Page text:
## Polynomial Identity Testing of Read-Once Oblivious Algebraic Branching Progress

Michael Forbes

Massachusetts Institute of Technology

November 26, 2012

Michael Forbes

Massachusetts Institute of Technology

November 26, 2012

Daniel Licata

Carnegie Mellon University; Member, School of Mathematics

November 26, 2012

This talk is designed for a general mathematical audience; no prior knowledge of type theory is presumed.

Jing Chen

Massachusetts Institute of Technology; Member, School of Mathematics

November 27, 2012

Vladimir Voevodsky

Institute for Advanced Study

November 28, 2012

Alexander Beilinson

University of Chicago

November 28, 2012

Chris Kapulkin

Visiting Student, School of Mathematics

November 29, 2012

Andrew Sutherland

Massachusetts Institute of Technology<a href="/webfm_send/5174">Sutherland-2012-11-29.lo.mp4</a>

November 29, 2012

Israel M. Sigal

University of Toronto

November 30, 2012

Peter Dybjer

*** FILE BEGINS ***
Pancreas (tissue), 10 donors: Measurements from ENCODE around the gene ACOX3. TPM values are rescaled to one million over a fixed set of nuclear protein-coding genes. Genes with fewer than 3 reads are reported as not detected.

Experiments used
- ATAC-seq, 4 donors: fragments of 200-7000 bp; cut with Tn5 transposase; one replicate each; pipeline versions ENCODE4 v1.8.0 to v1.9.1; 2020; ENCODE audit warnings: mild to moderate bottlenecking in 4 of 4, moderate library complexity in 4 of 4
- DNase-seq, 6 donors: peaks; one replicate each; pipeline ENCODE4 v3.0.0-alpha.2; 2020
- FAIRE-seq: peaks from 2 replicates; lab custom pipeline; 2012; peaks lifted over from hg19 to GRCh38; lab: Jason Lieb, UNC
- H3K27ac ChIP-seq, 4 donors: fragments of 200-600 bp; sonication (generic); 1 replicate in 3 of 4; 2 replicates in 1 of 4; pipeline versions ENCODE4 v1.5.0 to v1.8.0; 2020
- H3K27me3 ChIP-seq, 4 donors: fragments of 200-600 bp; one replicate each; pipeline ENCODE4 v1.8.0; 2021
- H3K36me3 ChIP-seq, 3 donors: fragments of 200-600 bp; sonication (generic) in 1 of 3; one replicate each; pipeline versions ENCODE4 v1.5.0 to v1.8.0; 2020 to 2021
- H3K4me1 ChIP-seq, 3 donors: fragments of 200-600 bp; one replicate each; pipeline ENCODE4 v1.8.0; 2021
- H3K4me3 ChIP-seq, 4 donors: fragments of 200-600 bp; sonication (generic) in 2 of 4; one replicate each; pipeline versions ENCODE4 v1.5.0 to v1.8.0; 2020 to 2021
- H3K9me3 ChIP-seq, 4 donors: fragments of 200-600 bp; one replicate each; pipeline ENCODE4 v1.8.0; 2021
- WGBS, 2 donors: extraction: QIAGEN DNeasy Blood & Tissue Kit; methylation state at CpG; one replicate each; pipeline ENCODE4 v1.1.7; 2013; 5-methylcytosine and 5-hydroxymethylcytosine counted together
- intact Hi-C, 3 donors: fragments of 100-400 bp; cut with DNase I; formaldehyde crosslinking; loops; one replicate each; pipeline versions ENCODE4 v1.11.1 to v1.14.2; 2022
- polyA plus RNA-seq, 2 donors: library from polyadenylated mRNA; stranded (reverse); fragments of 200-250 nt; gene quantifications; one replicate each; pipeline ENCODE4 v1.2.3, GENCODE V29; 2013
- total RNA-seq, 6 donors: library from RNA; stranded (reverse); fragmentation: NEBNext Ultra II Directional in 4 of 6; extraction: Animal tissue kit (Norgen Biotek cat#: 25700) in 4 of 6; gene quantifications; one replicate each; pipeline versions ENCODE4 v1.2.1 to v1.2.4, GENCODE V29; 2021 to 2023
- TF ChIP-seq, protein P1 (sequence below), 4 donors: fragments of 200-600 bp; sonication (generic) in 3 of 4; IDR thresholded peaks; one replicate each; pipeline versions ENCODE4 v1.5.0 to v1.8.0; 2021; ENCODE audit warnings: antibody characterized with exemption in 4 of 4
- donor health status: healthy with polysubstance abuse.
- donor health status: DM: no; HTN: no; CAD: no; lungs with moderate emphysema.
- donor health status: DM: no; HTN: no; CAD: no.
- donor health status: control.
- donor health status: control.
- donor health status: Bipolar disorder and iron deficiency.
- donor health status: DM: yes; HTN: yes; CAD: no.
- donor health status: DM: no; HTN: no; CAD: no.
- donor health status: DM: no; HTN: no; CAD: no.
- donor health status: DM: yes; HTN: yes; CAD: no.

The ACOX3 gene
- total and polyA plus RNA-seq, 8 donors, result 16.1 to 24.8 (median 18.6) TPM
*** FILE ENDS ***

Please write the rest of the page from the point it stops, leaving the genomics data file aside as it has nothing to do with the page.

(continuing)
November 30, 2012

Mark Braverman

Princeton University

December 3, 2012

In this talk we will discuss information complexity -- a measure of the amount of information Alice and Bob need to exchange to solve a problem over distributed inputs. We will present an information-theoretically optimal protocol for computing the AND of two bits distributed between Alice and Bob. We prove that the information complexity of AND is ~1.4923 bits. We use the optimal protocol and its properties to obtain tight bounds for the Disjointness problem, showing that the randomized communication complexity of Disjointness on n bits is ~0.4827n ± o(n).